Sunday, May 24, 2015

Over The Garden Wall

The word "paradise" entered English from the French paradis, inherited from the Latin paradisus, from Greek parádeisos (παράδεισος), from an Old Iranian *paridayda- "walled enclosure". By the 6th/5th century BCE, the Old Iranian word had been adopted as Assyrian pardesu "domain". It subsequently came to indicate walled estates, especially the carefully tended royal parks and menageries.  

Short ride out of Tbilisi in consideration of a possibly complicated border crossing into Azerbaijan.  We had been warned in advance of a possible detour close to the border due the main road being severely flooded with high rapidly flowing water.  Arriving at the flooding we found it to be no where near as severe as it had been before so we proceeded to ride through the 1/2 foot or so of water the mile or so across the flood zone.  All made it through without incident.  On the Georgia side there was an interesting sign either bidding as adieu or something else.  The chase van was emptied and we piled the excess gear onto (or behind) our bikes and headed East.

The first few of us made it through relatively easily with little formality but with a whole lot of bureaucracy.  Azerbaijan is a wealthy country from Caspian Basin oil production and that richness was immediately obvious crossing over from much poorer Georgia.  The route we were following was the same from previous years, in fact it is the GPS track recorded from 4-years ago.  While the roads when we first entered were first rate, the main road we were following quickly deteriorated into a sequence of mud holes and gravel piles.  This went on through several villages and 10s of miles and I couldn't have been happier as this was exactly the road I had in my mind when I started setting the bike up last year in preparation for this trip.  As the rest of the group straggled into the hotel we started hearing stories that there were issues at the border and not everything went as swimmingly as the it had with the first few through.  Turns out the license plate capture camera stopped working and the Azerbaijani officials shut down the border in both directions for 3-hours until they could find someone to fix it.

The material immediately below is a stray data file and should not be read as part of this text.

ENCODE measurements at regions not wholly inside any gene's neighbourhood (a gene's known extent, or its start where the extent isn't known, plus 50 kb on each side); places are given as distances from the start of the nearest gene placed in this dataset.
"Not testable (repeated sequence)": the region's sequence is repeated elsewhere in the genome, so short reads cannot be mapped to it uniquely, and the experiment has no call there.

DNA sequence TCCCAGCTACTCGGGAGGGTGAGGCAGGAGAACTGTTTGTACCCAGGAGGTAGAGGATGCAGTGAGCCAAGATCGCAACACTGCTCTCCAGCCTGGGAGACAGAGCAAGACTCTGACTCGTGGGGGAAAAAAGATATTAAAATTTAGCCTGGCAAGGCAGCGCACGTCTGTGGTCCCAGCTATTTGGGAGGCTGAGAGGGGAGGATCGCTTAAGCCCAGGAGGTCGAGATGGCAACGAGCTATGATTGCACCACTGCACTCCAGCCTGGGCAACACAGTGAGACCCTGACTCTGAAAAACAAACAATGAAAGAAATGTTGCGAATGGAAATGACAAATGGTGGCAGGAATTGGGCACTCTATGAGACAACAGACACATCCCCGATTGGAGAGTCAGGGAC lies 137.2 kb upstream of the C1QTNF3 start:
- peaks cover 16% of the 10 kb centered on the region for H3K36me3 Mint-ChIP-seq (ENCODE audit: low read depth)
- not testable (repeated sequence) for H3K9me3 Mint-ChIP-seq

The vegetation changed dramatically from lush and verdant to arid and desert as we rode down from the high country to the Caspian Sea coast.  Rumour is that this will be the last of substantial green we will see for quite awhile.  The Baku drivers have a reputation of being overly aggressive, it being Sunday those guys must have stayed home as we rode through the city to the hotel in a very civilized manner.

Rest day in Baku with a walking tour through old town then catching up on various things.

As usual, we attracted a lot of attention as we walked around.

In the afternoon some people continued on to visit an old temple while others did needed bike maintenance.  When I went to put my sun glasses on that morning I found that one of the little screws had gone missing.  Having done a quick walk about the afternoon before I knew exactly where I could go to get them fixed.  I found the spot and had a completely incomprehensible conversation with the two girls working there that I believed concluded with directions for me to return at 6PM that day to pick up my glasses.  Just before 6 I returned and the glasses had been fixed.  I have no idea if this was just happenstance or I had correctly deduced the correct information but regardless I was the funniest thing those two had ever encountered judging but the amount of laughter I generated from them upon my return.

Big day as we crossed the border into Iran.  The previous night we had been invited to the club house of the local Harley Owners Group.  One of the members is a local media mogul and the club house was about as posh a place as you could imagine.  Over tea and deserts we had been warned and to be prepared for the extended amount of time that would be required to exit Azerbaijan and enter Iran.  7-hours after arriving at the border we crossed through the gates into Iran.  I don't think anyone did not have the hugest smile on their face as we rode the short 10-miles to the hotel.

And the Brian project rolls on through Azerbaijan and Iran.

Saturday, May 16, 2015